General Insurance: FCA warns GI firms to place greater focus on customer outcomes
The FCA’s Thematic Review into General Insurance distribution chains has highlighted that certain GI sector manufacturing, sales and distribution approaches can lead to customers purchasing inappropriate products, paying excessive prices or receiving poor service.
Previous work conducted by the FCA in its 2015 Thematic Review on Delegated Authority and its 2016 Thematic Review on Appointed Representatives both identified failings in the governance and control of GI distribution chains. While the FCA has indicated that some progress has been made it considers that significant potential for customer harm remains. They stated, “Issues identified in the report indicate many firms lack sufficient focus upon customer outcomes and need to address this urgently to mitigate the potential harm to customers.”
Findings of the GI distribution chain Thematic Review
The FCA’s findings and expectations are relevant to all firms in the general insurance (GI) sector. The FCA’s starting point is that a customer’s experience should not be affected by whether a product or service was provided and distributed by a single institution or two or more institutions (Responsibilities of Providers and Distributors for the Fair Treatment of Customers Regulatory Guide).
The FCA reviewed three specific GI products (travel, tradesman and GAP/motor ancillary insurance), selected to give a representative sample of the wide and varied GI market. There findings included examples of possible harm to customers and included:
- There is a potential for harm to customers arising from the product development and distribution approaches used in some sectors of the GI market.
- Many customers paid prices which appeared significantly higher than the production and delivery costs of the products. This was due to very high levels of commission within the distribution chain.
- Many firms did not adequately consider risks of harm to customers when developing products and their related distribution arrangements.
- Some product manufacturers were giving control of the product design (including pricing) to other parties in the distribution chain without proper oversight and without considering the impact on the value of the product and outcomes for customers.
- Some firms had a lack of appropriate due diligence and oversight of distribution partners. This meant they were failing to consider the suitability and ability of parties to whom authority, control or responsibility is being delegated or passed.
- Customers not receiving the services they needed and experiencing poor outcomes, for example when making claims or complaints. This was most common where firms delegated authority to another party.
In his comments on the Thematic Review, Jonathan Davidson – executive director of Supervision – Retail and Authorisations at the FCA said, “The widespread extent of these issues demonstrates a culture which pays insufficient regard to customer outcomes in some parts of the general insurance sector.”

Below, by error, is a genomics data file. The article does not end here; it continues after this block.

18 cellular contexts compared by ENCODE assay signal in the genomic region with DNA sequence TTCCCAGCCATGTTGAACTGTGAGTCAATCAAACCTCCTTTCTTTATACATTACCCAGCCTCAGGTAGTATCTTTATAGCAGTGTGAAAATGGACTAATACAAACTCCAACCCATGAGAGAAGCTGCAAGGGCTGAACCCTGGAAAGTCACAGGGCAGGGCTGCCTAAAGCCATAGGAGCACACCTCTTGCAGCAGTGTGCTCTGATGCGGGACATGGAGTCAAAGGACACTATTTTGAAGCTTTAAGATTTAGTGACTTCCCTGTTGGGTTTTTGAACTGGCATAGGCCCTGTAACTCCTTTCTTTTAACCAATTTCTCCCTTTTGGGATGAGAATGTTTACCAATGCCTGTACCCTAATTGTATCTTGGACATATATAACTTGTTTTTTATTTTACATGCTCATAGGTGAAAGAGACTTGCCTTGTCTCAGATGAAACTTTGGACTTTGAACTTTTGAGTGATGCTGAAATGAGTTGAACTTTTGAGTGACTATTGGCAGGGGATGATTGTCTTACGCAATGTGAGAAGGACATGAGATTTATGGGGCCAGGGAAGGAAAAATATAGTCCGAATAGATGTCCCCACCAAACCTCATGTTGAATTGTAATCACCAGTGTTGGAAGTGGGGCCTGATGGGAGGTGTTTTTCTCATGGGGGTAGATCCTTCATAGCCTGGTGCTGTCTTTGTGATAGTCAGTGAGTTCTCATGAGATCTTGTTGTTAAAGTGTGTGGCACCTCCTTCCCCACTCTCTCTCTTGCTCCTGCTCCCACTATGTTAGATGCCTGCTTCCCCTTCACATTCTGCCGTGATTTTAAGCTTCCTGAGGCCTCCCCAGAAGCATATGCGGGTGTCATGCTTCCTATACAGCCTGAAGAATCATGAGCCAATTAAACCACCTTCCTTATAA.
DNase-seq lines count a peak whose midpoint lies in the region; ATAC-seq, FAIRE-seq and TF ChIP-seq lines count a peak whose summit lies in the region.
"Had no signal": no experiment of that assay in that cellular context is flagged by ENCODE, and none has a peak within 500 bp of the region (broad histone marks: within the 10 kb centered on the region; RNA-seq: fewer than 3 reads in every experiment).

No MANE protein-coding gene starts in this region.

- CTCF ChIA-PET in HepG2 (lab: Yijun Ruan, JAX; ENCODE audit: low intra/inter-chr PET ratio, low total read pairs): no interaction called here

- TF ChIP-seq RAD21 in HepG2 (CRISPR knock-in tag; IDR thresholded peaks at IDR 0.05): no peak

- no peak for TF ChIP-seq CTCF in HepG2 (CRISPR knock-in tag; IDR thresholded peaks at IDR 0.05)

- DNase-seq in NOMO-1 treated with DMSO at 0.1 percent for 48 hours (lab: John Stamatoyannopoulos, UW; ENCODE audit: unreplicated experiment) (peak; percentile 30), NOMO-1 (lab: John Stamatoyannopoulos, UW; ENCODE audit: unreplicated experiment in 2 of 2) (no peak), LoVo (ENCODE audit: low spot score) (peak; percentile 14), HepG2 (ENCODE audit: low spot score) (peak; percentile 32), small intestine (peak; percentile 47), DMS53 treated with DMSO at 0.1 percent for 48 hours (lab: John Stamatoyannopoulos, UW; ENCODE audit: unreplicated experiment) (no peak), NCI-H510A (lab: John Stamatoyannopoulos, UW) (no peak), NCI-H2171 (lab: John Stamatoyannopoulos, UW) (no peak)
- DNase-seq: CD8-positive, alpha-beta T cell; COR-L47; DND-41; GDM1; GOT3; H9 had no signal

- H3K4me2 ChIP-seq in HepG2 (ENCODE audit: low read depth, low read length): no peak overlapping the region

The recently implemented Insurance Distribution Directive requires that all firms in the GI distribution chain act to act honestly, fairly and professionally in accordance with the best interests of the customer. The Senior Manager and Certification Regime is designed to make Senior Managers accountable for the actions of their firms. It already applies to insurers and will be applied to GI intermediaries in December 2019.
The FCA is warning the industry that it will not hesitate to intervene with both firms and their senior managers on these bases where it sees a failure to have appropriate regard to the value their ultimate customers receive.
The FCA has issued a “Dear CEO Letter” to share its findings and make clear that the FCA expects firms to act immediately to identify and address any shortcomings and to ensure they meet the FCA’s expectations.
The FCA has also published draft non-handbook guidance giving further clarity on the FCA’s expectations of firms in the GI sector
The key points are:
- All firms in the distribution chain have an obligation to act fairly, honestly and professionally in accordance with the best interests of the customer (the customer’s best interests’ rule).
- Value is an important consideration for firms when designing products, determining distribution strategies and setting their remuneration structures.
- Manufacturers have an obligation to design, monitor and review products to ensure they meet the needs of the target market and prevent/mitigate customer harm. This includes considering the cost of the product to the customer and overseeing the impact on value from the distribution chain.
- With the introduction of the Senior Managers & Certification Regime, we also expect there to be clear lines of individual accountability within all firms for each of the expectations and related activities detailed in the guidance.
The guidance is open for consultation until 9 July 2019.